The contribution of titin to striated muscle shortening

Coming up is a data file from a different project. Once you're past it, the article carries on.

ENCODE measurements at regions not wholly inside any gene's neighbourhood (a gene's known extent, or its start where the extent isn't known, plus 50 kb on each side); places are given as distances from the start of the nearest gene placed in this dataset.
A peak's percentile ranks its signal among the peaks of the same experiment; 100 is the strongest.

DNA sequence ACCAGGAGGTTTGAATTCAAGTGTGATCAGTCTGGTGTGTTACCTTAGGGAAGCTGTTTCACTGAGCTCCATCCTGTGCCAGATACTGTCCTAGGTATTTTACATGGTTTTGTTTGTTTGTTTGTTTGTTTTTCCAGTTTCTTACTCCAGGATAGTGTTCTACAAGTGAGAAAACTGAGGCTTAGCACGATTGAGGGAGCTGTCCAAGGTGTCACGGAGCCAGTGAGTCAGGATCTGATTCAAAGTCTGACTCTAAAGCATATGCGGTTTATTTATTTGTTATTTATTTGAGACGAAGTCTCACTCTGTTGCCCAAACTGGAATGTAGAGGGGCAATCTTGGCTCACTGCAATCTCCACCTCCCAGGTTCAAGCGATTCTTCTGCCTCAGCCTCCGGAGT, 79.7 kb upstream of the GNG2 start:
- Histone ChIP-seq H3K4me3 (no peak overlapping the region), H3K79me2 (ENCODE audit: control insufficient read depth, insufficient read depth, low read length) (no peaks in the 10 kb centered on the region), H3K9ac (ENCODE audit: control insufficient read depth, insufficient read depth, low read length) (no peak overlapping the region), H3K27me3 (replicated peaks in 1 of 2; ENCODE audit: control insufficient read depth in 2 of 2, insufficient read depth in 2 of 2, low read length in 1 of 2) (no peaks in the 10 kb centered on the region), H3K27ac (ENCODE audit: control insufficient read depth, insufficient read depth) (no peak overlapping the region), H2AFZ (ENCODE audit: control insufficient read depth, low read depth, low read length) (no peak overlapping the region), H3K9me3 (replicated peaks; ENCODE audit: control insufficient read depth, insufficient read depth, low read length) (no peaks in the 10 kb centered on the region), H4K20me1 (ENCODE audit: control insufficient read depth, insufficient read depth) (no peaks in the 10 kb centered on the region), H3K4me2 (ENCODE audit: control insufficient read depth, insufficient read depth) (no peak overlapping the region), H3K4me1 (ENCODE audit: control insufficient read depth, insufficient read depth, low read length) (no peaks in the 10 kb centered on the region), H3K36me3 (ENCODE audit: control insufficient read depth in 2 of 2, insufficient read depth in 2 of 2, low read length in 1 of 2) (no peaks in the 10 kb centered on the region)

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Striated muscle shortens under various loads (i.e., performs work), which allows movement of the skeleton and pumping of blood throughout the circulatory system. The amount of work that a muscle can do is determined by the speed at which it shortens against a given load. One sarcomeric protein hypothesized to assist muscle shortening speed is the giant protein titin. Titin is a 3-4 MDa protein that spans the sarcomere from Z line to M line and is thought to both bind actin in the thin filament and proteins of the thick filament. Titin contains extensible regions that are thought to provide passive restoring forces, with the size of these extensible regions being the primary difference between titin isoforms. The larger the extensible regions, the lower the passive force for a given increase in muscle length. The extension of titin, and consequent increase in passive force, may assist in muscle shortening by bearing some of the load normally carried by cross-bridges. To test this hypothesis that titin assists shortening in an isoform dependent manner three muscle types were studied: slow-twitch skeletal muscle fibers (with the largest titin isoform), fast-twitch skeletal muscle fibers (intermediate-sized titin isoform), and cardiac myocytes (smallest titin isoform). Single permeabilized skeletal muscle fibers or cardiac myocyte preparations were attached between a force transducer and a position motor and changes in muscle length were monitored during shortening against varied loads during submaximal Ca2+ activations. Force-velocity relationships were obtained before and after a mild trypsin treatment that has been shown to cleave titin with no apparent effects on other sarcomeric proteins. Although cleavage of titin did not affect isometric force or loaded shortening velocity in any of the three types of striated muscle, titin cleavage did alter the pattern of force re-development by markedly reducing the extent of a transient overshoot in isometric force that typically occurs after muscle re-stretch in all three muscle types. These results imply that titin strain has a negligible effect in determining striated muscle loaded shortening velocity but does appear to modulate the number of force-generating cross-bridges following muscle stretch.
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